And then there is the really big news: She is currently a Southwest Regional Finalist in the 2010 Mountain Stage Newsong Contest.
“When I found out I was a regional finalist, I had one day to make a music video. All these people helped out: There were climbing videographers who were psyched about the shoot, and I got people to cover my shift at work,” she says with a laugh. “Everything just came together; it was crazy how it worked out so perfectly. So even if I don’t make it to the next round, I at least have this video I can show people.”
She will find out on Oct. 1 whether she has been selected to go to the final round in New York next month. Naturally, the day cannot come fast enough.
“Now I’m checking the website several times a day to see if they’ve published the results early,” she says.
Her European sojourn and early contest success are not the only evidence that a lot of neat things have been happening to her.
“I wasn’t looking for a band,” she says. “I was perfectly happy playing solo, but then Andy Mann said, ‘I think we should write a song together,’ and so through texting we wrote a song about the ocean. It just came out of us. It was like wham! Boom! There! And then Katie Snyder came over with Andy and we just had this amazing musical connection. It looks like I have a band again [previously, she was the singer for Drums & Guns], and it really just fell into my lap.”
A recent trip to the Burning Man Project has increased her confidence in her musical direction. Though the genres she plays in are varied — Drums & Guns was jazz-infused with some rock ’n’ roll, her solo piano shows are perfect for cafes and dimly lit lounges, and she also plans to write a pop musical — she is certain about where her future lies.
“I went to Burning Man, and that sort of completed everything because I was surrounded by art and music and all these amazing people, and I just came back with a completely new attitude,” she says. “I feel so free and confident that my music’s gonna work. I have no fear about that.”
The experience made an impression on her creatively, but she had a ball, too. In fact, she still is.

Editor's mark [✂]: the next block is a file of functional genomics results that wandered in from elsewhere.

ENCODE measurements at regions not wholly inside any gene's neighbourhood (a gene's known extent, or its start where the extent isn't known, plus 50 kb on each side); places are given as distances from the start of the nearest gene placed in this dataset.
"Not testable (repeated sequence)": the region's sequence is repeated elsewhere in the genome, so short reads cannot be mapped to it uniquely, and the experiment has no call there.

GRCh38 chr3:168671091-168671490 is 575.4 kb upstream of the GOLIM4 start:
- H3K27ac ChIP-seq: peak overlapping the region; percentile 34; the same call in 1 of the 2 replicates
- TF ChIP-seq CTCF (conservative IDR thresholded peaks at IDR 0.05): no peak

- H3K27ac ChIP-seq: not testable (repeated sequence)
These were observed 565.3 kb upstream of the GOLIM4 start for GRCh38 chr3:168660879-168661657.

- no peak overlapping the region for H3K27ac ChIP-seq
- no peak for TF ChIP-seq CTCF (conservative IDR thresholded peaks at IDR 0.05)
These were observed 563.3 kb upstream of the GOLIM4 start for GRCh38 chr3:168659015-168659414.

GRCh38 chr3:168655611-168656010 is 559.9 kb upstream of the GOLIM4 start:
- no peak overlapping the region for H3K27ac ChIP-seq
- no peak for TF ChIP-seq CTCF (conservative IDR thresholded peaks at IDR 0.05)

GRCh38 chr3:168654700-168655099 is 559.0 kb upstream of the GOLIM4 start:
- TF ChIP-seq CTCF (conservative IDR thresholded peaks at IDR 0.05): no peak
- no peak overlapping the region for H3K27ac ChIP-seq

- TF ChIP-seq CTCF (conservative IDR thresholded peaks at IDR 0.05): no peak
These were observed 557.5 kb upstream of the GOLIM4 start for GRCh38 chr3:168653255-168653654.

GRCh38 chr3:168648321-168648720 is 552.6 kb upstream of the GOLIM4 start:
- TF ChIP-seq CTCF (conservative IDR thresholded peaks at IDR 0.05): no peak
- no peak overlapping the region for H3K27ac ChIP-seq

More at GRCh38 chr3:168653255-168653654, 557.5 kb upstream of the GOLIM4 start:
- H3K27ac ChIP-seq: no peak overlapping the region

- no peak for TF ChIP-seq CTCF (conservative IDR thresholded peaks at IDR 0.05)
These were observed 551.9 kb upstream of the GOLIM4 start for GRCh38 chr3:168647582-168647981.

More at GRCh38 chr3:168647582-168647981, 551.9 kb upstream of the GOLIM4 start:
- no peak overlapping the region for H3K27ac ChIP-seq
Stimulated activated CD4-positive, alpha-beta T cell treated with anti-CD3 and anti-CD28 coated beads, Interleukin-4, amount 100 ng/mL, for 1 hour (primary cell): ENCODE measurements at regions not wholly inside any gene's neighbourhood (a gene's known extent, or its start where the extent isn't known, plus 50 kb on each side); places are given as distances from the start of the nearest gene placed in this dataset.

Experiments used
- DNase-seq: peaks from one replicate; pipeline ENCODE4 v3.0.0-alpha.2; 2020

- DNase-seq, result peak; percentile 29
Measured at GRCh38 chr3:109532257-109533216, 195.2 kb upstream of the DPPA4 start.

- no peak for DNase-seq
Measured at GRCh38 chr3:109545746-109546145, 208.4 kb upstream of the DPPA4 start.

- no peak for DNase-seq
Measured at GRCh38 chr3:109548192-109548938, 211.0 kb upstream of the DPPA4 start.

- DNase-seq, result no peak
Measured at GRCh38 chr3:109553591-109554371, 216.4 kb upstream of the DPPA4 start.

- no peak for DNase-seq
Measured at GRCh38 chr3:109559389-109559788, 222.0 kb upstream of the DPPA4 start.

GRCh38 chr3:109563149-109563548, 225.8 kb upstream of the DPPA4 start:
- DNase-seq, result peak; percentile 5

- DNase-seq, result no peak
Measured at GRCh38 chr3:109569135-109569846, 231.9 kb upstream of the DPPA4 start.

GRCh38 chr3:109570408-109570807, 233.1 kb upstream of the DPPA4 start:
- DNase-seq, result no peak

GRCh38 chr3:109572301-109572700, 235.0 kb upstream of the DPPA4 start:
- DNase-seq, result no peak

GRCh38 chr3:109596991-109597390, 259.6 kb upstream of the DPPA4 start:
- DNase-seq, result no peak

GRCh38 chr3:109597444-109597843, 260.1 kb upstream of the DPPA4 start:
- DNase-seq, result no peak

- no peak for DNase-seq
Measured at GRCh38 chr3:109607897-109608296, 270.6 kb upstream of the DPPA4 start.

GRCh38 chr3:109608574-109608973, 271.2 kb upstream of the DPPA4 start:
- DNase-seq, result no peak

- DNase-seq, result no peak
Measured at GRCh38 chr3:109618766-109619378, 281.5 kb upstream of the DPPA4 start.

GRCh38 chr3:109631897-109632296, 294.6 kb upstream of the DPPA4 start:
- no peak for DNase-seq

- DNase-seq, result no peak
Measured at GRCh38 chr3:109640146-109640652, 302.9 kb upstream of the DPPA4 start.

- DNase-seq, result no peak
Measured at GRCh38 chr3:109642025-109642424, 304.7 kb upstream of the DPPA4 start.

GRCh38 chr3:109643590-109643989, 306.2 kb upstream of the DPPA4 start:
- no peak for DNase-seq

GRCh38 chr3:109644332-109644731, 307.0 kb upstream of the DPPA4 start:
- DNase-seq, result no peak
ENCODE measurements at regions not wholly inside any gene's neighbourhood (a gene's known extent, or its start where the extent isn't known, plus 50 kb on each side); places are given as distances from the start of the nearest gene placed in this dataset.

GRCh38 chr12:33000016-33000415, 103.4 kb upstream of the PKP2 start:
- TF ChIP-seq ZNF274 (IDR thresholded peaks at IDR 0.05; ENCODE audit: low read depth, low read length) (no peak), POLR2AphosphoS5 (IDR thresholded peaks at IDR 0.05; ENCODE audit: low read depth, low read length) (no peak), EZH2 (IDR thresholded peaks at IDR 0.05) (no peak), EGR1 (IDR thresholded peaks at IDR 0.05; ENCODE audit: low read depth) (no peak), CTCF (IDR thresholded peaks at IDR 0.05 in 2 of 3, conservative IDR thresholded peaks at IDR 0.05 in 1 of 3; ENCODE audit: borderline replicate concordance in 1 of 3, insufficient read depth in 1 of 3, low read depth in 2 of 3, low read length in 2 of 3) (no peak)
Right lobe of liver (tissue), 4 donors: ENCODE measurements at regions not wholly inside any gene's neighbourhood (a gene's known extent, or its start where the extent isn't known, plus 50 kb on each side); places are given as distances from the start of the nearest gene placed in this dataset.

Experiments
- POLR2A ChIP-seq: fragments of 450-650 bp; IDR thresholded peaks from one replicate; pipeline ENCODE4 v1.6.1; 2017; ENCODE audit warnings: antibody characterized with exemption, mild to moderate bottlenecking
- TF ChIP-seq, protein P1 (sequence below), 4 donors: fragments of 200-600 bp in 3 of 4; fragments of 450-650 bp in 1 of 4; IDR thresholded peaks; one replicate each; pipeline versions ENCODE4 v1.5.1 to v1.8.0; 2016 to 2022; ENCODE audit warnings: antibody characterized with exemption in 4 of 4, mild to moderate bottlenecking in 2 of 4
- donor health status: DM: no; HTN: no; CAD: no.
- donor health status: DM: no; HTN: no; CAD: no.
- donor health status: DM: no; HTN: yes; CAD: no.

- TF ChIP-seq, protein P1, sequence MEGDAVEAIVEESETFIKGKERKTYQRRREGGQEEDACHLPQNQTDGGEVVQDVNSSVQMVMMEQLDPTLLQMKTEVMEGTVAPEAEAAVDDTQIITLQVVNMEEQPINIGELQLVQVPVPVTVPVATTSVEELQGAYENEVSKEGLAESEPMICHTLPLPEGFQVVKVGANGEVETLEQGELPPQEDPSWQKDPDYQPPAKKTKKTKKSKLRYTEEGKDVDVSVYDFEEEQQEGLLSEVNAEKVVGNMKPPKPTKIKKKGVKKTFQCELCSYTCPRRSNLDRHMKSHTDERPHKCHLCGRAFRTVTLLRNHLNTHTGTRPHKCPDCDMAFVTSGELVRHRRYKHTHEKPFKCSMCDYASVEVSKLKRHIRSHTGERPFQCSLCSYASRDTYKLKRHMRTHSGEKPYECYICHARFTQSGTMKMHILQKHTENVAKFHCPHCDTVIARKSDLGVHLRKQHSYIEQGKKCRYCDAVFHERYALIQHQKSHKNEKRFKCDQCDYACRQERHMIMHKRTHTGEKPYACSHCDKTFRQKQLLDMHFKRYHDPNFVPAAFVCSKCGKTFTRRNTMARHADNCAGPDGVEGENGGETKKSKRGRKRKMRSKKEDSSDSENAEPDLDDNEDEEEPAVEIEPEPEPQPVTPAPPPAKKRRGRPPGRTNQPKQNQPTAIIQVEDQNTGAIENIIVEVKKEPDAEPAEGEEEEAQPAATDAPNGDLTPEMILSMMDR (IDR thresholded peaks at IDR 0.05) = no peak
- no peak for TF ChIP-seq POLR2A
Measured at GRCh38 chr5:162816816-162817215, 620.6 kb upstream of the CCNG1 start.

“I had a gig the other night, and every minute of it was so much fun,” she says. “You don’t even keep track of the time after a while.”
That sort of joy is one of the aspects of music that Jaworski treasures most and strives to evoke in her performances, which makes sense, considering her life sometimes feels like a musical.
“I have been singing — my mom says — since before I was 1,” she says. “She has a recording on an eight-track of me singing ‘You are My Sunshine’ with her, so it’s sort of like breathing for me. I sing all the time and I don’t even notice. People will be like, ‘Ummm, you’re singing right now, Kate,’ and I won’t even realize it. It’s just natural for me. I almost feel like I don’t have a choice.
“I really get passionate about my songs. I am so in the moment when I play, and I feel like the whole room can feel that. The audience is part of the song in a way, and I believe they can feel my passion and my joy. I like to be genuine and feel every note I play and every lyric I sing, because people can tell when you’re faking it. It’s uncomfortable to be in the audience and realize, ‘Well, they sound good, but something’s not right here.’” So being authentic and letting herself enjoy the moment seems to be the way to go for Jaworski.
She says, “When we finished writing that ocean song, Andy was walking out the door and he stopped and said to me, ‘Kate, I want you to know that I’m just flying right now,’ and then he just shut the door! And I was thinking, ‘Exactly!’”
On the Bill
Kate Jaworski plays
the Meadowlark Bar on Thursday, Sept. 30. Show starts at 9 p.m. Must be
21 to enter. Erick Rudolph & the Township, Dave Tamkin, Stephanie
Dorman and Nate Emsick also play. Tickets are $7. 2701 Larimer St.,